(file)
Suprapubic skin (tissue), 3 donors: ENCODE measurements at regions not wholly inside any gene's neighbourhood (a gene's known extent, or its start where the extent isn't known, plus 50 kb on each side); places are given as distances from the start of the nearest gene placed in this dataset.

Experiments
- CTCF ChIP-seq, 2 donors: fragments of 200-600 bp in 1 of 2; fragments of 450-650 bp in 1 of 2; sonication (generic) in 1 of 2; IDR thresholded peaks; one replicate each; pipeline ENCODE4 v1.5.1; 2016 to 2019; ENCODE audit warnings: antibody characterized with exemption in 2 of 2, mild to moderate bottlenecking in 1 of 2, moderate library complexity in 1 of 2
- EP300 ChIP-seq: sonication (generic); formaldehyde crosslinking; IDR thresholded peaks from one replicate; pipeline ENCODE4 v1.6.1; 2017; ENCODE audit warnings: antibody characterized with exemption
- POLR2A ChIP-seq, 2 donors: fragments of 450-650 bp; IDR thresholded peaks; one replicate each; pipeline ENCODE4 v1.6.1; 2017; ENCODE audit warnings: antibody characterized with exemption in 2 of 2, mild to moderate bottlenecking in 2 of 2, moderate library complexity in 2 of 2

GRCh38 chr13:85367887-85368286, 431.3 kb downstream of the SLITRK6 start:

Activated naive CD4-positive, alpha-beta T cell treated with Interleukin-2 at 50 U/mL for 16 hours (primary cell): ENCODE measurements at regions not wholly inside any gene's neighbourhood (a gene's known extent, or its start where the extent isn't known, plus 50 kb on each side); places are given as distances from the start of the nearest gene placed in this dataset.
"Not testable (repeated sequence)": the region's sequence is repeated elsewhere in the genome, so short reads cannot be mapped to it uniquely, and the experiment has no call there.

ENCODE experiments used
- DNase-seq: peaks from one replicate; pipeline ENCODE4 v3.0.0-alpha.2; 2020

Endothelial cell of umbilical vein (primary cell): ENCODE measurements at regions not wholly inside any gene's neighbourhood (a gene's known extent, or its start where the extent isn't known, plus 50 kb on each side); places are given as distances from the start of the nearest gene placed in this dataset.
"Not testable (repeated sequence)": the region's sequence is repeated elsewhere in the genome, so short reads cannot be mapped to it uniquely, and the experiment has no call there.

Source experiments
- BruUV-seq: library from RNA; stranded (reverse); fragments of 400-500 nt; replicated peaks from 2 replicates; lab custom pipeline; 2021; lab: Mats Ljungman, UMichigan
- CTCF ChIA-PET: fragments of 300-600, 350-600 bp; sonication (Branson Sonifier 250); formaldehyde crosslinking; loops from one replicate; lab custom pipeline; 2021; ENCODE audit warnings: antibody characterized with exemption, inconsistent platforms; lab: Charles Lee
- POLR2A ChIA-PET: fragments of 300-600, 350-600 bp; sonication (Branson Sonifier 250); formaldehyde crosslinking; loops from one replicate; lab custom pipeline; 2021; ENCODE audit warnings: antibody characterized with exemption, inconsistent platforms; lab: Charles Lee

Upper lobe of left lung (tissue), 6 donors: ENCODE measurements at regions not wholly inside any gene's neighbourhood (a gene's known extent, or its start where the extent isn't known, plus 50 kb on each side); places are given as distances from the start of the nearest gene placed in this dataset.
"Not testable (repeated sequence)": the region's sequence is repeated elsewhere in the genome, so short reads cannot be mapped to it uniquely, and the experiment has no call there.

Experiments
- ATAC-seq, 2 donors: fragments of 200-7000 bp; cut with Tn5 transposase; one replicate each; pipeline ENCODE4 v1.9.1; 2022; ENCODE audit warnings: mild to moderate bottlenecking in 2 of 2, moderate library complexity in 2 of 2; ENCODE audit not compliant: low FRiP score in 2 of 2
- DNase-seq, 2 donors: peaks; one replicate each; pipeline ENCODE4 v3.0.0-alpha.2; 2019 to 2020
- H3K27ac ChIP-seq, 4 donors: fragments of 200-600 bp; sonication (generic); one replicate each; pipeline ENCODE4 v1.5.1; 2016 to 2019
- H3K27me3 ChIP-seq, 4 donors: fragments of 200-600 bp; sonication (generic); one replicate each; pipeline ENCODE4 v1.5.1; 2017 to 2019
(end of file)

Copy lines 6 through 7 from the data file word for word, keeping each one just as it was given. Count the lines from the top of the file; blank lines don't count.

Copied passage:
GRCh38 chr13:85367887-85368286, 431.3 kb downstream of the SLITRK6 start:

Activated naive CD4-positive, alpha-beta T cell treated with Interleukin-2 at 50 U/mL for 16 hours (primary cell): ENCODE measurements at regions not wholly inside any gene's neighbourhood (a gene's known extent, or its start where the extent isn't known, plus 50 kb on each side); places are given as distances from the start of the nearest gene placed in this dataset.